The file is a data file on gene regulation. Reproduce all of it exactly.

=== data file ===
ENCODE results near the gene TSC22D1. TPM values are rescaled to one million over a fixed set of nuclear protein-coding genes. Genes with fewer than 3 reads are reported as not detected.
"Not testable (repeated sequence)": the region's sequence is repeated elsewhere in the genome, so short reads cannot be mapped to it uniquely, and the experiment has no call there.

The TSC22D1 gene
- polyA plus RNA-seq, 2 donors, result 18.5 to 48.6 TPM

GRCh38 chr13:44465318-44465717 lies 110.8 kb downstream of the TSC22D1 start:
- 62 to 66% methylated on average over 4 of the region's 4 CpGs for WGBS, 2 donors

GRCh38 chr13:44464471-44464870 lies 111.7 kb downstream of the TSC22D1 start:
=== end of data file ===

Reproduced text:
ENCODE results near the gene TSC22D1. TPM values are rescaled to one million over a fixed set of nuclear protein-coding genes. Genes with fewer than 3 reads are reported as not detected.
"Not testable (repeated sequence)": the region's sequence is repeated elsewhere in the genome, so short reads cannot be mapped to it uniquely, and the experiment has no call there.

The TSC22D1 gene
- polyA plus RNA-seq, 2 donors, result 18.5 to 48.6 TPM

GRCh38 chr13:44465318-44465717 lies 110.8 kb downstream of the TSC22D1 start:
- 62 to 66% methylated on average over 4 of the region's 4 CpGs for WGBS, 2 donors

GRCh38 chr13:44464471-44464870 lies 111.7 kb downstream of the TSC22D1 start: